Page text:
Englebrecht v. DEVELOP. CORP. FOR EVERGR. VAL.

Annotate this Case

361 A.2d 908 (1976)

Robert M. ENGLEBRECHT d/b/a Robert Martin Englebrecht and Associates v. The DEVELOPMENT CORPORATION FOR EVERGREEN VALLEY et al.

Supreme Judicial Court of Maine.

August 2, 1976.

Beliveau & Beliveau, P. A. by Severin M. Beliveau, Rumford, for plaintiff.

Bernstein, Shur, Sawyer & Nelson by Gregory A. Tselikis, Portland, for defendants.

Before DUFRESNE, C. J., and WEATHERBEE,[*] WERNICK, ARCHIBALD and DELAHANTY, JJ.

DUFRESNE, Chief Justice.

The plaintiff Englebrecht by complaint dated January 29, 1974 sued to recover *909 moneys allegedly owned him for architectural services rendered the defendants.[1] Aggrieved by the Court's order authorizing a prejudgment real estate attachment in the amount of thirty-five thousand ($35,000.00) dollars, the four affected defendants, pursuant to Rule 72(c), M.R.C. P., caused the Superior Court Justice to report his interlocutory ruling to the Law Court to test its propriety. We hold that the prejudgment real estate attachment was erroneously approved.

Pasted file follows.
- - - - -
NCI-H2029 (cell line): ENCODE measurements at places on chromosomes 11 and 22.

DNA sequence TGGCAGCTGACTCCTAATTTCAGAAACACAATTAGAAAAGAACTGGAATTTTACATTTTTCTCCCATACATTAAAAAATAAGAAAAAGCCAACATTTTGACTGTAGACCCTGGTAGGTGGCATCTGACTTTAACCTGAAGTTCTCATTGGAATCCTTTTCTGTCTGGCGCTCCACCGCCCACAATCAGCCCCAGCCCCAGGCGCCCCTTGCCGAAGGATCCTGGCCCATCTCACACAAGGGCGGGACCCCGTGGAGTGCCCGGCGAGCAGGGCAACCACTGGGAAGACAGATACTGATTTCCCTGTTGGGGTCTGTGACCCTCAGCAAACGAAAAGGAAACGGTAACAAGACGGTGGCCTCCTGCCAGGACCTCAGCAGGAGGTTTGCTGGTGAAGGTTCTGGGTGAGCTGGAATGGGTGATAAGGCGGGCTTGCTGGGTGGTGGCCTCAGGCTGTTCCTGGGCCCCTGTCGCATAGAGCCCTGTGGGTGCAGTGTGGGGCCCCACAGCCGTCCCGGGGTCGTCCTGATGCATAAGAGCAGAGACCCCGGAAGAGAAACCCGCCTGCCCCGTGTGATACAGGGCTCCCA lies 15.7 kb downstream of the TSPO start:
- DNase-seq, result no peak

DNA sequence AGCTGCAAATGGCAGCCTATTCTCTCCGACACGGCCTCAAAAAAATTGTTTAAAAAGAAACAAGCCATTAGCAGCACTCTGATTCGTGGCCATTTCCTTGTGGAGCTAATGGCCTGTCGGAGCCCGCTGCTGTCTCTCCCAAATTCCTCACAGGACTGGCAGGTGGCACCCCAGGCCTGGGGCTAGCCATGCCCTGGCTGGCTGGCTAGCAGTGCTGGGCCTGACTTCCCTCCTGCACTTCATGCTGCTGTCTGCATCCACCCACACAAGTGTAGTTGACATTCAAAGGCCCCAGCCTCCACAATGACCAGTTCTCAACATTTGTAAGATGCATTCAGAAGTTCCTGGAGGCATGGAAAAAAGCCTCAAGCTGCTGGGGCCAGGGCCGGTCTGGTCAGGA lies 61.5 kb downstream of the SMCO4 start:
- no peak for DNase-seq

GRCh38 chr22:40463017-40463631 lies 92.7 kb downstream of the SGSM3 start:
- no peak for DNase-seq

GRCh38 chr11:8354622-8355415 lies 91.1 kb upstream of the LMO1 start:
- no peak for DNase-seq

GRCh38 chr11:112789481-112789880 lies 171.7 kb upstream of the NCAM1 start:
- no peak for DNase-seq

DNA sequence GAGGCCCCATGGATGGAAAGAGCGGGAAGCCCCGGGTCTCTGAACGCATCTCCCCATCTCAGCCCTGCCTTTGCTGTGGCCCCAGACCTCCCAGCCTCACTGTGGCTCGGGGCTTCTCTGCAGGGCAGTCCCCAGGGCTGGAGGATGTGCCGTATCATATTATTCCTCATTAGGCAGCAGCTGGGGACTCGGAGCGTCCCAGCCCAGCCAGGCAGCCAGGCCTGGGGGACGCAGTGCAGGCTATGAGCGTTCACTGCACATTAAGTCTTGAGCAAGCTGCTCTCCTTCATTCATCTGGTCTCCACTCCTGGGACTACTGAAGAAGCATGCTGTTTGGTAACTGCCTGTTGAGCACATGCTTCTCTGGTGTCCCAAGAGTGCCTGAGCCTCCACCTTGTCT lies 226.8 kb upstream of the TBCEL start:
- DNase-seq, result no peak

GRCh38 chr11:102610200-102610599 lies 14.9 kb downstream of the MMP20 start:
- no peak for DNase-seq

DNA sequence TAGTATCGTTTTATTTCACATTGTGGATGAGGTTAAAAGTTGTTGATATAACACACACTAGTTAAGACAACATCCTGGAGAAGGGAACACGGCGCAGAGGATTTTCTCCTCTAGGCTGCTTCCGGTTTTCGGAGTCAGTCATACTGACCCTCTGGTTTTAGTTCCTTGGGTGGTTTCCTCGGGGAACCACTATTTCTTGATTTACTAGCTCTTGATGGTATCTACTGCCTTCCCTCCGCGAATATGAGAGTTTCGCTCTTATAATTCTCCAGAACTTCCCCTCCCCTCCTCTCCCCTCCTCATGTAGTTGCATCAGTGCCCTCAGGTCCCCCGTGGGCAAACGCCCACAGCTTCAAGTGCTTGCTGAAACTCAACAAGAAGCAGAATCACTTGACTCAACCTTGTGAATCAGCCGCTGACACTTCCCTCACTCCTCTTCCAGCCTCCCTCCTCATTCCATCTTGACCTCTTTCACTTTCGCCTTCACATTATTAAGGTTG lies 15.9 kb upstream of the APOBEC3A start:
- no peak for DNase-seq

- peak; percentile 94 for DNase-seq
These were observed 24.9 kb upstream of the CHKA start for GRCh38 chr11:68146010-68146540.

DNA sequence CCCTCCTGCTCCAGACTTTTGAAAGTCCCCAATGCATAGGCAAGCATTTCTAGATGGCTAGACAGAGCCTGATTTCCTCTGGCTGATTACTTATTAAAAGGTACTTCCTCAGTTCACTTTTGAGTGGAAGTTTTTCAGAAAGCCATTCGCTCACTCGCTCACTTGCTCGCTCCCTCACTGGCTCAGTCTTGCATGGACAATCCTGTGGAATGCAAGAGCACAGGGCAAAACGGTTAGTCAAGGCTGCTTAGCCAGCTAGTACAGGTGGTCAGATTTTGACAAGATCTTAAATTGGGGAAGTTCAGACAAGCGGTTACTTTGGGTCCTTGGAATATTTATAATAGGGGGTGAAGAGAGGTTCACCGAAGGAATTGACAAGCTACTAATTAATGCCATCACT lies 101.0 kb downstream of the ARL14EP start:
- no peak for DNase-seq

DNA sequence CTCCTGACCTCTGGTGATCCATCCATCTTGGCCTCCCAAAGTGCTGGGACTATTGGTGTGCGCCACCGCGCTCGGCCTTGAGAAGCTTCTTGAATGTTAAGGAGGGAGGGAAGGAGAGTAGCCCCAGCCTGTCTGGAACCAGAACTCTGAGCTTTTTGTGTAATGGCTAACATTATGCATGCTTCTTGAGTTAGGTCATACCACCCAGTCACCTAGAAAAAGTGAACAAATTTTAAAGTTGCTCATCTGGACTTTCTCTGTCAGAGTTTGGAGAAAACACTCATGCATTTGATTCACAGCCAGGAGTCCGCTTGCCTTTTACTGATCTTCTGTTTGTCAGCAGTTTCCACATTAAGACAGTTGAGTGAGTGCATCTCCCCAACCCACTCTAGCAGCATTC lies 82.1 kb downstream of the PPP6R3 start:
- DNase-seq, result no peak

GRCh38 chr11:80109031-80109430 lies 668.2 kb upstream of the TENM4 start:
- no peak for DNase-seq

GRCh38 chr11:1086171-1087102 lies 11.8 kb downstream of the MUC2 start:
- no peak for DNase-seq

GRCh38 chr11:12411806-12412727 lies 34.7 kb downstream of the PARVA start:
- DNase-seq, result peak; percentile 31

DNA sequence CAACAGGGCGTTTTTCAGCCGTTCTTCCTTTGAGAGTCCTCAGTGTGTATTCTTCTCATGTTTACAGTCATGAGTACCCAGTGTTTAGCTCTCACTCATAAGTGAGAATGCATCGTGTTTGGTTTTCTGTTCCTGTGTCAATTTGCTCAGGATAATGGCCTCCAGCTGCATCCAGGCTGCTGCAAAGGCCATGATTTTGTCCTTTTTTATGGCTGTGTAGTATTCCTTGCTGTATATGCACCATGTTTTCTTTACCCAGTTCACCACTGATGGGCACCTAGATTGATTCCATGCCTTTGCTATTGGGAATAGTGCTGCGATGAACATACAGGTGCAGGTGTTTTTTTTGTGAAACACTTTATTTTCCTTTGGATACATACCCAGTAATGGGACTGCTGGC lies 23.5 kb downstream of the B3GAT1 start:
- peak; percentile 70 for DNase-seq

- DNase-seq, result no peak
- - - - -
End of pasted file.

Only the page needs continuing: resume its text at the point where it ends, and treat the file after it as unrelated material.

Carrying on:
The Court's decision was made, as stated by the Justice below, upon affidavit of plaintiff's counsel, certified copies of the annual reports for defendants, American Evergreen Resorts, Inc. and Exeter North Corporation and oral arguments. The reference affidavit reads as follows:

"State of Maine Oxford SS

[Plaintiff's counsel], being first duly sworn, deposes and says: